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Merit aid is one of the most desirable forms of financial aid used to pay for college. It does not need to be repaid and does not require students to meet a certain need threshold.
Students must demonstrate some kind of talent, whether academic or otherwise, to receive most merit aid grants and scholarships. This aid is typically awarded by institutions themselves, but students can also receive merit aid from outside organizations like the National Merit Scholarship Corp., which awards scholarships annually based on high school students' PSAT scores and other materials, including an application.
Some schools offer no merit aid. Ivy League institutions, like Yale University in Connecticut and Princeton University in New Jersey, will often meet full financial need with various forms of aid but offer no merit scholarships or grants to students who do not have demonstrated financial need.
However, overall, private colleges are more likely to offer students merit aid than their public counterparts, according to U.S. News data. All but one of the 10 colleges that offer merit aid to the most students are private institutions.
Fort Valley State University in Georgia is the exception, awarding 94% of its students non-need-based aid in 2018-2019. At public schools, on average, out-of-state students receive more merit aid than in-state students, and there are some public colleges that award the majority of their out-of-state students merit aid.
Among the 1,093 ranked colleges that reported this data to U.S. News in an annual survey, Oklahoma Baptist University and Vanguard University of Southern California tied with Fort Valley State University for the colleges that give the most students merit aid. Each provided 94% of its students with non-need-based aid.
The average percentage of full-time students who were awarded merit aid in 2018-2019 was 66% among the 10 colleges on this list. This is much higher than the average percentage of students who received merit aid among all ranked schools that reported this data, which was about 15% in the same academic year.
These 10 institutions are located across the country, in areas like the South and the Midwest. Some are ranked highly in regional categories, but only two are ranked as National Universities, which are schools that are often research-oriented and offer a wide range of undergraduate majors as well as master's and doctoral programs. One college, Denison University in Ohio, is ranked No. 43 among National Liberal Arts Colleges, which are schools that focus on undergraduate education and award at least half of their degrees in the liberal arts fields of study.
Below is a list of the 10 ranked colleges where the highest percentage of full-time students in 2018-2019 received merit aid. Unranked schools, which did not meet certain criteria required by U.S. News to be numerically ranked, were not considered for this report.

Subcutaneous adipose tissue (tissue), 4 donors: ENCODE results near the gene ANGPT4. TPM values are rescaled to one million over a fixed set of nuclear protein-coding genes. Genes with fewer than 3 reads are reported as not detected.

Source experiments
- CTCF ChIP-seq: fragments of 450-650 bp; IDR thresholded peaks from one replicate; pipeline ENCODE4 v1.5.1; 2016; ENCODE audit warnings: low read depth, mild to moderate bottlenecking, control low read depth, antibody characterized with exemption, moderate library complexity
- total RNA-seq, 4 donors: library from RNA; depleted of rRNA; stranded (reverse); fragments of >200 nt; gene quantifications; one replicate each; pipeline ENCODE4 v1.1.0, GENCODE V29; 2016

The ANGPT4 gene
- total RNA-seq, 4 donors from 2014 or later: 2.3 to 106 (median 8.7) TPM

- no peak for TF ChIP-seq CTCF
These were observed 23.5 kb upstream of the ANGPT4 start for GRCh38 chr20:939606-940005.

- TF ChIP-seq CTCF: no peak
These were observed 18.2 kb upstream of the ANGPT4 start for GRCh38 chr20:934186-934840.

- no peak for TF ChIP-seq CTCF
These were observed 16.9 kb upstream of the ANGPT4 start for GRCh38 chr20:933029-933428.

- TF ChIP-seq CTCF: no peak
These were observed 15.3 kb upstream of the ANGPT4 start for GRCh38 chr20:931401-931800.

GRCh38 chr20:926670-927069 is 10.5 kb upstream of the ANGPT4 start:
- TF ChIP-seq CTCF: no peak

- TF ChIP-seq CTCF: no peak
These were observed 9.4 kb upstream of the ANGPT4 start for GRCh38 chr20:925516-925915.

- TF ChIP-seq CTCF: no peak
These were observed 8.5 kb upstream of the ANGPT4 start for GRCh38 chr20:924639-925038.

|School (state)||Percentage of full-time students awarded merit Aid in 2018-2019||U.S. News rank and category|
|Oklahoma Baptist University||94%||7 (tie), Regional Colleges (West)|
|Fort Valley State University (GA)||94%||96-122, Regional Universities (South)|
|Vanguard University of Southern California||94%||43 (tie), Regional Universities (West)|
|Keiser University (FL)||73%||272 (tie), National Universities|
|Indiana Wesleyan University--Marion||60%||25 (tie), Regional Universities (Midwest)|
|Fairfield University (CT)||52%||3, Regional Universities (North)|
|Trinity University (TX)||50%||1, Regional Universities (West)|
|Oberlin College (OH)||49%||33 (tie), National Liberal Arts Colleges|
|Samford University (AL)||49%||147 (tie), National Universities|
|Denison University (OH)||48%||43 (tie), National Liberal Arts Colleges|
Don't see your school in the top 10? Access the U.S. News College Compass to find financial aid data, complete rankings and much more. Sign up for the U.S. News Extra Help: College Admissions free email newsletter to receive expert advice twice a month.
U.S. News surveyed more than 1,900 colleges and universities for our 2019 survey of undergraduate programs. Schools self-reported myriad data regarding their academic programs and the makeup of their student body, among other areas, making U.S. News' data the most accurate and detailed collection of college facts and figures of its kind. While U.S. News uses much of this survey data to rank schools for our annual Best Colleges rankings, the data can also be useful when examined on a smaller scale. U.S. News will now produce lists of data, separate from the overall rankings, meant to provide students and parents a means to find which schools excel, or have room to grow, in specific areas that are important to them. While the data comes from the schools themselves, these lists are not related to, and have no influence over, U.S. News' rankings of Best Colleges, Best Graduate Schools or Best Online Programs. The financial aid data above is correct as of Dec. 10, 2019.
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